As of 2014, the median hourly wage of all full- and part-time jobs ranged from a high of $21.73 in the New York City metro area (including the White Plains and Wayne, NJ, metros) to a low of $15.30 in the Glens Falls area. Other upstate regions with median wages just above $15 include Utica-Rome at $15.91, along with the non-metro areas of Capital/Northern New York at $15.77, Central New York at $15.59 and Southwest non-metro New York at $15.49.

Even assuming these medians move, in tandem, at the same rate as projected for total statewide wages over the next few years, a statewide minimum wage of $15 an hour will represent a very high percentage of the current hourly median wage throughout upstate New York—especially in those regions that have struggled most to create new jobs.

Which brings me to our own study. The authors, economists Douglas Holtz-Eakin and Ben Gitis of the American Action Forum, drew on three credible research models to estimate low, medium and high impacts from raising the statewide minimum wage to $15.

Their key finding, as further explained in the attached paper, was that a $15 minimum wage—phased in as the governor proposed—ultimately would cost the state a minimum of 200,000 jobs, with proportionately the largest employment decreases in upstate regions. This estimate represented the so-called “low-impact” scenario, based on a model developed a few years ago by the Congressional Budget Office, of which Dr. Holtz-Eakin is a former director.

Our research team also applied the methodologies of two other research models, published respectively by Texas A&M economists Jonathan Meer and Jeremy West, and by Jeffrey Clemens and Michael Wither of the University of California at San Diego. The Meer & West model indicated a $15 an hour minimum wage would result in 432,200 fewer jobs. The Clemens-Wither model suggested the negative impact over the six years would be even larger, at 588,000 jobs.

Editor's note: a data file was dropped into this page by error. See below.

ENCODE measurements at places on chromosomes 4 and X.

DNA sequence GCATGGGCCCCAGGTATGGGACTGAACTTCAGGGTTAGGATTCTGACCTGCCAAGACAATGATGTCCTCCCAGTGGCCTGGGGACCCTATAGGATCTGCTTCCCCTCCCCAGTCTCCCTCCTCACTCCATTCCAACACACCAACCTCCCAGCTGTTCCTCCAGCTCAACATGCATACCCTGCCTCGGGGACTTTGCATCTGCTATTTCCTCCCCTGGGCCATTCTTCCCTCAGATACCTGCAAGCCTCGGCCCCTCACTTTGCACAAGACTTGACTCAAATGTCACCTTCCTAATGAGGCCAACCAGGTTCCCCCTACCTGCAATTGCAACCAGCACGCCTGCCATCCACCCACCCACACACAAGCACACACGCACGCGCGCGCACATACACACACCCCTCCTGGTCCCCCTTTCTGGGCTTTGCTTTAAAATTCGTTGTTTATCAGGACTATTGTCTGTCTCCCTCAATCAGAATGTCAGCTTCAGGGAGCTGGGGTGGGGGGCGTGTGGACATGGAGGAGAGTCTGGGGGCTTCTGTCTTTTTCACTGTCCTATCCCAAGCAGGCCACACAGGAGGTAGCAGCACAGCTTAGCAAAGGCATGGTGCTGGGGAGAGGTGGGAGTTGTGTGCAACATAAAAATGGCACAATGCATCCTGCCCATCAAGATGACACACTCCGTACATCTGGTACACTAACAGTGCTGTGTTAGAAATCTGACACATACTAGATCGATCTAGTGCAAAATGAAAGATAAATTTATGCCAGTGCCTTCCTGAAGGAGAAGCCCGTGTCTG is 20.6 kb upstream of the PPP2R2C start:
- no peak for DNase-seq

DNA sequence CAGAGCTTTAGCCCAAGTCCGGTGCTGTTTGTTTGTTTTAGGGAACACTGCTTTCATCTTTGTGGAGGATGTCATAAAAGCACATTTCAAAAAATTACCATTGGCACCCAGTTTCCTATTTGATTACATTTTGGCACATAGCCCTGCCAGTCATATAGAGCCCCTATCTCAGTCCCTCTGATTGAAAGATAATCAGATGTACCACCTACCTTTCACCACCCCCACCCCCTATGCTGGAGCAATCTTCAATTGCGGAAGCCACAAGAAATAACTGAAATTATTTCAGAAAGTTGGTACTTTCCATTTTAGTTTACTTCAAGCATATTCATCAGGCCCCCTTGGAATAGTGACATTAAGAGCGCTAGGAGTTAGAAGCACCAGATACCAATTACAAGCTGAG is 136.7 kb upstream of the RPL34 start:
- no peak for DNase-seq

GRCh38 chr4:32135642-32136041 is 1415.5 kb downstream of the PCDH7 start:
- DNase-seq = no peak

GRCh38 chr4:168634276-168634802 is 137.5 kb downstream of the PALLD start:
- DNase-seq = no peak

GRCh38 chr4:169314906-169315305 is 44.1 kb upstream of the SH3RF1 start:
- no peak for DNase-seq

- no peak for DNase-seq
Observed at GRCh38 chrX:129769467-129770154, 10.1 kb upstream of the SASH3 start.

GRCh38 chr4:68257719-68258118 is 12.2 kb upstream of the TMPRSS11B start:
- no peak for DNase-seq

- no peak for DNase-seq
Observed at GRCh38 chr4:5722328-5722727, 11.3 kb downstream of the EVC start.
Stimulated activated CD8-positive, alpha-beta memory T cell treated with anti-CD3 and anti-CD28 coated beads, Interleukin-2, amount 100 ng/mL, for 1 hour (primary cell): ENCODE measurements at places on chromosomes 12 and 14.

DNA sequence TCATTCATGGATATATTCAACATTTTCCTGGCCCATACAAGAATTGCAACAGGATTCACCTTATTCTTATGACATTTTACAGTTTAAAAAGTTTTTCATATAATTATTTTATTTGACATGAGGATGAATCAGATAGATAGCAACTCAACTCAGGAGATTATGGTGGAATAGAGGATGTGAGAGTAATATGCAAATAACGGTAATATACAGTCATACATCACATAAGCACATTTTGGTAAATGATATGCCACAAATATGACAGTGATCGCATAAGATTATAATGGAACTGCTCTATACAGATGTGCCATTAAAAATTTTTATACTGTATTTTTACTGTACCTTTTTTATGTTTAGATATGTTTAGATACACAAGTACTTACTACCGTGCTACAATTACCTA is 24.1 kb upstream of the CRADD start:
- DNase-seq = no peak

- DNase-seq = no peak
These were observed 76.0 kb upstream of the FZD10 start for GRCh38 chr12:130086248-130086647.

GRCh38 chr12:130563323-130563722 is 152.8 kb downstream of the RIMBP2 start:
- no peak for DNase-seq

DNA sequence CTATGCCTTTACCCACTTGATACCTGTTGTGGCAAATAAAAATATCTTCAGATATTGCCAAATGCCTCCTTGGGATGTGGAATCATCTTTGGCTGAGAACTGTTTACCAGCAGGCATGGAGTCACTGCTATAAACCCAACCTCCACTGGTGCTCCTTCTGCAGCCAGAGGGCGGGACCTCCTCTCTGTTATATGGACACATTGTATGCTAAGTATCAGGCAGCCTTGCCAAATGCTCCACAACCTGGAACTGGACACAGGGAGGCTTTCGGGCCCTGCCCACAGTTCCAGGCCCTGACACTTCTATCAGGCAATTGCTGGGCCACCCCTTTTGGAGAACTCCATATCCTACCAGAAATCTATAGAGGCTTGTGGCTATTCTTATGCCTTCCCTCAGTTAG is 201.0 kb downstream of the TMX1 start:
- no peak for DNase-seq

Job losses would be smaller, but still more than New Yorkers should be willing to tolerate, if the state was to set the minimum at $12 an hour, according to Holtz-Eakin and Gitis. Conversely, wage gains from the minimum wage would range from a high of $10.6 billion, assuming the “low-impact” job loss scenario, to a low of just $1.3 billion, assuming the high-impact employment scenario envisioning 588,000 fewer jobs.

Based on national labor force data, our paper also estimated that less than 7 percent of the wages generated by a $15 wage would actually go to households in poverty.

Advocates have suggested a 67 percent boost in the minimum wage will ignite a purely virtuous cycle in which low-wage workers spend all of their higher pay on goods and services, resulting in a net boost to the overall economy. In fact, there are two sides to that coin. A minimum wage won’t generate higher incomes out of thin air. It will redistribute incomes—in many cases, among low-wage workers themselves.

Consider how the $15 scenario is likely to play out in just one important sector that touches many working families across New York State. As of 2014 there were 11,370 child care workers employed in the 11 metropolitan areas of upstate New York, earning hourly median wages ranging from $9.01 in Binghamton to $10.88 in Ithaca. The biggest urban metros in upstate New York all had median child care worker wages below $10 an hour.